I was almost seven moths pregnant last December. It was the 11th and a full
|I was almost seven moths pregnant last December. It was the 11th and a full week before my regularly schedule appointment. I was swollen. Feet, hands, face, you name it. And I just didn't feel right. I called my doctor and told his RN that I had many symptoms of preeclampisa, which I had briefly read about. And as it was my first pregnancy, I thought I'd better check it out. The nurse told me to drink water and take more vitamins. One week later to the day I went in for my appontment feeling horrible. I looked horrible, I was so swollen I looked disfigured. The nurse immediately understood what I had called her about. She took my urine, not good. My blood pressure, even worse. And my doctor quickly listened for my Gracie's heartbeat, not there. He sent me to the emergency room. Not by ambulance, or even someone in the office. He couldn't be inconvenienced. So I drove myself hysterical with a dangerously high blood pressure and water on the brain to the emergency room. When I arrived alone, confused and frightened I was sent in to have an ultra sound. There she was, my baby Gracie--dead. I had her entire life planned, and it was already over before it began. My mother was the first to arrive at the emergency room. Soon my husband, father, brother and other family members followed. I was already in labor and in horrible pain. But when they told me I would have to deliver my dead baby I knew it had just begun. They had to try to give my the epidural (sp?) five times. I was so swollen they couldn't get a vein. I was throwing up, restrained against seizures, in labor and my child was dead. Try explaining that to your worried husband. Where was my doctor? No where to be found. He showed up fresh and showered the next morning at about 10:00 a.m. while I was still waiting to deliver. He told me that my marriage was in trouble and that I could expect to have to work to save my relationship with my husband. Then he turned and shuffled out the door. It was the last time I saw him. His name is Dr. Mark Brachfeld in Phoenix, AZ. If he's your doctor, get a new one. I delievered my baby Gracie that evening. My mother, husband and aunt were at my side. they kept asking me if I wanted to hold her, but I couldn't. I just couldn't face such total horror, grief and failure. I held her while she died, that was enough. The journey over the last 10 months has been a difficult one. I try not to be angry, at God, at my doctor, at myself. I know now that the pain I feel is all I have left of my beautiful baby girl. We put her ashes in with my sweet grandfather who died three months later to the day. She is with him now. I'm trying to get pregnant again. A pretty scary proposition. But I'm stronger and tougher than ever. The entire experience taught me more about motherhood than any other I could imagine. Motherhood is as much about bearing the pain of your children as it is about the joy. I know now that my experience has prepared me to be a better mother and a better person to everyone. My marriage is better than ever. We have never needed each other more. I hope that other women that read this and have gone through this kind of horror can take comfort in my survival. If you can get through that, you can get through anything. I now know that each of us has our own pain to bear and this is mine. I will use my child's life, however brief to be strong, to make this all mean something to me and to my life. The difficult thing for me is that no one can tell my why. Why was I sick? Why did my baby have to die? But those are useless questions. I was and she did. Will it happen again? Maybe. I now know what to look for, so that will have to be enough. I pray and weep for other women who have suffered the same fate. And hope that we can all turn the pain of loss into strength.|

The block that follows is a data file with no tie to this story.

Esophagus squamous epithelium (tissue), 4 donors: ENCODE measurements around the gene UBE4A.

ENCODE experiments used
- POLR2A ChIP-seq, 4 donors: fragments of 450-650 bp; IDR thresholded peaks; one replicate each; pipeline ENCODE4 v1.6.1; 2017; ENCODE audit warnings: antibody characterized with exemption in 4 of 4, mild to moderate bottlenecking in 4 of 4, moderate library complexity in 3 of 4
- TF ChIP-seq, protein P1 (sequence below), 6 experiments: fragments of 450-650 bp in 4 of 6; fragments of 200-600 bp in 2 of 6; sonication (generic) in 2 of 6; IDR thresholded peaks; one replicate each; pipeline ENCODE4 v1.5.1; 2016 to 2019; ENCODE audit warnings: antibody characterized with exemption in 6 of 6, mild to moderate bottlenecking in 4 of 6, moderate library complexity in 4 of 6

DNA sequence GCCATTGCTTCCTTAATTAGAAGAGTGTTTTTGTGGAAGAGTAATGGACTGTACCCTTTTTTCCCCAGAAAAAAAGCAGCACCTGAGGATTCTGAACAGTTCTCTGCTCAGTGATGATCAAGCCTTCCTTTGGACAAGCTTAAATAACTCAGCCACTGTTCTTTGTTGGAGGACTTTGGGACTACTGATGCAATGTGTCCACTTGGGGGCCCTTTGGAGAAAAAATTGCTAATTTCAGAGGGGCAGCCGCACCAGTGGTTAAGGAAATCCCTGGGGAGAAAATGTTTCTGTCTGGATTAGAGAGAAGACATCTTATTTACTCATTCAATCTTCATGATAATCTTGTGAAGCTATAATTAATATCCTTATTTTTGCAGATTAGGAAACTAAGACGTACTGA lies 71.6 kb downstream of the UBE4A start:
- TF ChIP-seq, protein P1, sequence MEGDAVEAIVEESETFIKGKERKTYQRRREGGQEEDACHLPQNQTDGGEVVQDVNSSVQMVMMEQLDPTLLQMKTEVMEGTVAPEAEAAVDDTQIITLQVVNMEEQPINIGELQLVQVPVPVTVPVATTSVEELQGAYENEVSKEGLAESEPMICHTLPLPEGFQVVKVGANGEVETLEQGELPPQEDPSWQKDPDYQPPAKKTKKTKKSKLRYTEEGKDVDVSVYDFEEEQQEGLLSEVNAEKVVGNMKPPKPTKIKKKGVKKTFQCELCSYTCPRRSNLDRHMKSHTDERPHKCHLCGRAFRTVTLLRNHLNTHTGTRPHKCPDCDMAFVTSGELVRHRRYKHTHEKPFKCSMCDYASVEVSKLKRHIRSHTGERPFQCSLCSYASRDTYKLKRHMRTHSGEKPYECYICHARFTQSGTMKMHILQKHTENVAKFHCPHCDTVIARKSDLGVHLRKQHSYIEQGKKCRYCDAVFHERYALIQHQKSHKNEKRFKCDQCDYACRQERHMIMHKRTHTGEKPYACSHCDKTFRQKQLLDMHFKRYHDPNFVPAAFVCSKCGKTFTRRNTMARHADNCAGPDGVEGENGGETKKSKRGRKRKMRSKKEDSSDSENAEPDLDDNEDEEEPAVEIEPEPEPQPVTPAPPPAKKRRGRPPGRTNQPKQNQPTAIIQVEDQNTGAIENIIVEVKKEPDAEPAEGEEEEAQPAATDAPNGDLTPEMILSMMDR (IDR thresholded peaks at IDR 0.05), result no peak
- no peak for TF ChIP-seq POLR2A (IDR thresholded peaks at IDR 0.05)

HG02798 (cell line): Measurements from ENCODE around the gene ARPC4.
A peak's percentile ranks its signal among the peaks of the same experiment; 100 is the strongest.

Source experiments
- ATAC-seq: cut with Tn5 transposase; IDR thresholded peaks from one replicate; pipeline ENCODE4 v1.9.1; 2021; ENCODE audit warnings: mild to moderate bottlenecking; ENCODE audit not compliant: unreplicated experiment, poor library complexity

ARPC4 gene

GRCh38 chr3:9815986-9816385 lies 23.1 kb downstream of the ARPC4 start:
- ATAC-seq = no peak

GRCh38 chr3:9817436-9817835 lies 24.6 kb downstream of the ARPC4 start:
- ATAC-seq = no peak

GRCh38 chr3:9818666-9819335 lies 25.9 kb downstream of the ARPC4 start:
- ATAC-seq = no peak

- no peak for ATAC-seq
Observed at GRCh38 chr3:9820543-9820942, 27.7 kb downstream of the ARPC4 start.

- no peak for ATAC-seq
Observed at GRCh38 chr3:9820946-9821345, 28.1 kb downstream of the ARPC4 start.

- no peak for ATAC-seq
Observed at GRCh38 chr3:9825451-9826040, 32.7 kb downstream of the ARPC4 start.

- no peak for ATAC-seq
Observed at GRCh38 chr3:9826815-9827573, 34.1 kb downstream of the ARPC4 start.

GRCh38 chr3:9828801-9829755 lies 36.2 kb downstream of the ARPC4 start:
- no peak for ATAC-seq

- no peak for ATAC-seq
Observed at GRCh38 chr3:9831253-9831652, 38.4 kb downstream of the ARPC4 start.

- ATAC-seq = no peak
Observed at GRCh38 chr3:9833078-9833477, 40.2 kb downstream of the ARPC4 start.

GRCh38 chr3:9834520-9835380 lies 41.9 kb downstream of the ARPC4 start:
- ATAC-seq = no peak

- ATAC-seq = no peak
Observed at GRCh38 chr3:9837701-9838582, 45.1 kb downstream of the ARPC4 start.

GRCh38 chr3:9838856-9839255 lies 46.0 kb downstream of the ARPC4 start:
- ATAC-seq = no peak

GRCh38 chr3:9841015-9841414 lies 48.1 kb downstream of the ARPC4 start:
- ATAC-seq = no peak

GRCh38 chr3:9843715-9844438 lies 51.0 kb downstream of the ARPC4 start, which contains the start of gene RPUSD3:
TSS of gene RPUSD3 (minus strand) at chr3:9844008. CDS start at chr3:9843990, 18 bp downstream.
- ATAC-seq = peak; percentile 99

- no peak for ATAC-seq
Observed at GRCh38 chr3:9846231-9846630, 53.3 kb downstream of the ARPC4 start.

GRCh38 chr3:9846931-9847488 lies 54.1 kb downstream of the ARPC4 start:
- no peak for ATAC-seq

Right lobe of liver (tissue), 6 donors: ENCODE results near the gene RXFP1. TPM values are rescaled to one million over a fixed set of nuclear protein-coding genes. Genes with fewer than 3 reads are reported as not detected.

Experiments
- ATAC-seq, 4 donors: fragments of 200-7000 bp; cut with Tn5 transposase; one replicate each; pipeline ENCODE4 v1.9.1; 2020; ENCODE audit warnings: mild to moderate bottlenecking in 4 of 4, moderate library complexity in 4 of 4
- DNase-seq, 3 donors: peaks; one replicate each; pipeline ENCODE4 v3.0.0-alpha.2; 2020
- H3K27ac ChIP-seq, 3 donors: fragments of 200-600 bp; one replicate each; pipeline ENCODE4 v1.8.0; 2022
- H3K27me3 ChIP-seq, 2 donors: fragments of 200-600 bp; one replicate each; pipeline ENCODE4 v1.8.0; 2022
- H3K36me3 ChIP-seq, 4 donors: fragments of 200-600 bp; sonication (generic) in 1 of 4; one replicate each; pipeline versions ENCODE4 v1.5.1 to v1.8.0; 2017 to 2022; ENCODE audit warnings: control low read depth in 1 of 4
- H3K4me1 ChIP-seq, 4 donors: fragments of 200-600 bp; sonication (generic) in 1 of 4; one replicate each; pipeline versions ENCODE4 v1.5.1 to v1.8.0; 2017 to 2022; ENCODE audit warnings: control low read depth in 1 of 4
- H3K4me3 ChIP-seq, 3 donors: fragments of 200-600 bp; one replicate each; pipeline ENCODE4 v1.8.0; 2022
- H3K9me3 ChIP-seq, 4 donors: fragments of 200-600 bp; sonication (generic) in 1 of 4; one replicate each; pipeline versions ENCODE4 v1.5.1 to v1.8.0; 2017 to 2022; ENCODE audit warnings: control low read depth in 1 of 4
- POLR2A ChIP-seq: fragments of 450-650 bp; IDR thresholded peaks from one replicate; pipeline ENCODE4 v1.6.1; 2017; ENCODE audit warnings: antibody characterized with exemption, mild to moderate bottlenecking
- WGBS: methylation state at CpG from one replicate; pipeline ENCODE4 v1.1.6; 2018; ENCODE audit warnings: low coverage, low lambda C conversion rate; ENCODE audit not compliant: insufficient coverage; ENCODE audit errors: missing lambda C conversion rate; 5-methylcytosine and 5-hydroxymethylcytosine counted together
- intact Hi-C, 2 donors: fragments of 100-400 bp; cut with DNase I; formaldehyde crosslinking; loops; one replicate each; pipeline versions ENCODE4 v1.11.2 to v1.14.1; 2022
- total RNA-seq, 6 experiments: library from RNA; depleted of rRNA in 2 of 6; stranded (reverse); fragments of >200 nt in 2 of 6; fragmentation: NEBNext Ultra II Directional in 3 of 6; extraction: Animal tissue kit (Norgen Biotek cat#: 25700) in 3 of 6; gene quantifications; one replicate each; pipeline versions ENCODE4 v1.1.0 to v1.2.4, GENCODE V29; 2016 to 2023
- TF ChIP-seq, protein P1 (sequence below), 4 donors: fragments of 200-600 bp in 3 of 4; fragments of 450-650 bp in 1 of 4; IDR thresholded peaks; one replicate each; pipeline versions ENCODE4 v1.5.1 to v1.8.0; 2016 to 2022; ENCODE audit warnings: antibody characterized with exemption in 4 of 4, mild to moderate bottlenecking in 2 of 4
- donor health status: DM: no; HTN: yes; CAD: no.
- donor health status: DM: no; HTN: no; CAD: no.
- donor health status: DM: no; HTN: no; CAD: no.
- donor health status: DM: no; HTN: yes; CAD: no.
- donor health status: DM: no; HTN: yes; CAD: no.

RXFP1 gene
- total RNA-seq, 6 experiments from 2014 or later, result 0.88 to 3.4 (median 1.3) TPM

After surviving a very traumatic first pregnancy with a nightmare delivery (30 hours of magnesium-induced hell, ending in an emergency c-section) and even more debilitating recovery, one would think I was DONE having children. Let's be ...